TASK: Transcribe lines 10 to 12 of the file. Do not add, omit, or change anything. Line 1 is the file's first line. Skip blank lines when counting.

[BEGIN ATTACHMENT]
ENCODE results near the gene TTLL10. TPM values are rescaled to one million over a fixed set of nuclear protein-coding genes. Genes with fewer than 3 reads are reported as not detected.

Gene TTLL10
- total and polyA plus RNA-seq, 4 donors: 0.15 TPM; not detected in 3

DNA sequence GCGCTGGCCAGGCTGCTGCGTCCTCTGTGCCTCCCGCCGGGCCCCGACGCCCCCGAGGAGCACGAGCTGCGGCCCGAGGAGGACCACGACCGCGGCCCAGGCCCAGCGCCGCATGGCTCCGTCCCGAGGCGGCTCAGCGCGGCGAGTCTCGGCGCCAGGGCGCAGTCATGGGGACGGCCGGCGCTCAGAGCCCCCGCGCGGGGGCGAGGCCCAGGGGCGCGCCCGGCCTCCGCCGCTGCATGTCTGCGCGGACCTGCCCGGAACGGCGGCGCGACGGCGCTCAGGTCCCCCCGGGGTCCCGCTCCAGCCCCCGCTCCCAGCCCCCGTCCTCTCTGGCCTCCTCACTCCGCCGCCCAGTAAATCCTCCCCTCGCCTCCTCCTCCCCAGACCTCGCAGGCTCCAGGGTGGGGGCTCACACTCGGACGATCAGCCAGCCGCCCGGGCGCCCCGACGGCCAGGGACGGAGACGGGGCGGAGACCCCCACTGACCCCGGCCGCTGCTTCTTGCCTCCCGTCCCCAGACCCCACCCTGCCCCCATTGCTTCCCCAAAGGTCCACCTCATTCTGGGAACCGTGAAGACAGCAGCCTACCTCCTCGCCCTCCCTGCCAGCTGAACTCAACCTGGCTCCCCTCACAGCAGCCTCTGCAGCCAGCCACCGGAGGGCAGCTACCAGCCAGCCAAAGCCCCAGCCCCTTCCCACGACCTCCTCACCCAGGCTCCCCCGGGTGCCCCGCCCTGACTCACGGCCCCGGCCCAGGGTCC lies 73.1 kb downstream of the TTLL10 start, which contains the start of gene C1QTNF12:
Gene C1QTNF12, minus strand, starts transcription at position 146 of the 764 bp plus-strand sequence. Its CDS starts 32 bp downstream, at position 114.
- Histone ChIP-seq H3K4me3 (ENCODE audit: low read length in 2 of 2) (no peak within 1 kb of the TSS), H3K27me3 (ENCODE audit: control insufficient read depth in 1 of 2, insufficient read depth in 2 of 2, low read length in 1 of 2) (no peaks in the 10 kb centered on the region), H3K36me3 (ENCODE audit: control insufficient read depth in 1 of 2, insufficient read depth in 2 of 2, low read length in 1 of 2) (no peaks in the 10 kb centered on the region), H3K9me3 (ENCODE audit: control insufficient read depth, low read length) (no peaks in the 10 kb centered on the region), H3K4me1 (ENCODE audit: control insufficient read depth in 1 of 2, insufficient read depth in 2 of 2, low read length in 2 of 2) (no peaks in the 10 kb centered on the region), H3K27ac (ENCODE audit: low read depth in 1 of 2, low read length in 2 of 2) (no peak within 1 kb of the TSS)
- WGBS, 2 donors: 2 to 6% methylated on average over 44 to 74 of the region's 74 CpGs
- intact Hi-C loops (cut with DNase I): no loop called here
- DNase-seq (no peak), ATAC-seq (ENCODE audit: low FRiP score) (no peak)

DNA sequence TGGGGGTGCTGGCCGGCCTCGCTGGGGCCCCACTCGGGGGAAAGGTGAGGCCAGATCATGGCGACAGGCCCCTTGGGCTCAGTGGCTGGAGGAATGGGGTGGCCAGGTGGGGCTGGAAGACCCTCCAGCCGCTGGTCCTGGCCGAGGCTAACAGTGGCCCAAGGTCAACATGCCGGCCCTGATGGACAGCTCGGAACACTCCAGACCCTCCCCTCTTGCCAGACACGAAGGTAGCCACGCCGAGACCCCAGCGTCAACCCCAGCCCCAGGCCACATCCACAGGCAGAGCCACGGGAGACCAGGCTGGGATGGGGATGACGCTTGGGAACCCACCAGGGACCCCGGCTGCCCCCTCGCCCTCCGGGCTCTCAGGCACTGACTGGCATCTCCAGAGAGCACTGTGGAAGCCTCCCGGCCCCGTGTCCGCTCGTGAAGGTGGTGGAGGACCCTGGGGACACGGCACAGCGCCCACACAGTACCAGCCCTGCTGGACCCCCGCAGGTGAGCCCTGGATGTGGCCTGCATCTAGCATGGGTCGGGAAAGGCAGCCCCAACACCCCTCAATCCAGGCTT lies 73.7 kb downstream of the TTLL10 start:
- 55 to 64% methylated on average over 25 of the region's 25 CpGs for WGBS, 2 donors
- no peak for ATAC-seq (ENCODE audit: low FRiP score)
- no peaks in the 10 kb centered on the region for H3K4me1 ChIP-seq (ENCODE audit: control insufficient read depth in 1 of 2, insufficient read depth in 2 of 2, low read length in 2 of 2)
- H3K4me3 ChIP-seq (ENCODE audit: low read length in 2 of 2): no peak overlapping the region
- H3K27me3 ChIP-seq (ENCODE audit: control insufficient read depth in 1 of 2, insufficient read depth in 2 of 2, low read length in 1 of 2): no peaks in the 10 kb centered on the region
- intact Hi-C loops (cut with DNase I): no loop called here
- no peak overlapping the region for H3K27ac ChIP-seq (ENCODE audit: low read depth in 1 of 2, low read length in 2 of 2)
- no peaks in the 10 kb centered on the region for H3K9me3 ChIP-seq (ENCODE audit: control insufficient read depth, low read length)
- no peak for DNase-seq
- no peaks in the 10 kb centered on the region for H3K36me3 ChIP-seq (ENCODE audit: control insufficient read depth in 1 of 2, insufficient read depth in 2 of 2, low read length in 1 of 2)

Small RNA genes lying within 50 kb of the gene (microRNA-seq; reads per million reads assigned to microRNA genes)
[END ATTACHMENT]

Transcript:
DNA sequence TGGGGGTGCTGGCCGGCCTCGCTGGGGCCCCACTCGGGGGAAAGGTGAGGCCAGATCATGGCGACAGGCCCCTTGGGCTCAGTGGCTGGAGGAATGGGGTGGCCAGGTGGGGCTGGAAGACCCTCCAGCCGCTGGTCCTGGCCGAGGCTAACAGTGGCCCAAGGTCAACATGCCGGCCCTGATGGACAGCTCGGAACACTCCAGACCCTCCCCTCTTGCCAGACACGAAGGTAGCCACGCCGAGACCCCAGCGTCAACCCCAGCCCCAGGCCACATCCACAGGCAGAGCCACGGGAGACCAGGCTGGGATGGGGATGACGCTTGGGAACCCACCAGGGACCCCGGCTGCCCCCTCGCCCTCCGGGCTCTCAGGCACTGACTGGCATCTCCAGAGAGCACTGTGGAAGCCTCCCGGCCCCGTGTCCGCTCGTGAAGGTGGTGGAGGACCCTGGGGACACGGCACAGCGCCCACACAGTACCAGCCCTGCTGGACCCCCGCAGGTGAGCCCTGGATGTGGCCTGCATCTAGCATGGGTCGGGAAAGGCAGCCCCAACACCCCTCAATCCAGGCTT lies 73.7 kb downstream of the TTLL10 start:
- 55 to 64% methylated on average over 25 of the region's 25 CpGs for WGBS, 2 donors
- no peak for ATAC-seq (ENCODE audit: low FRiP score)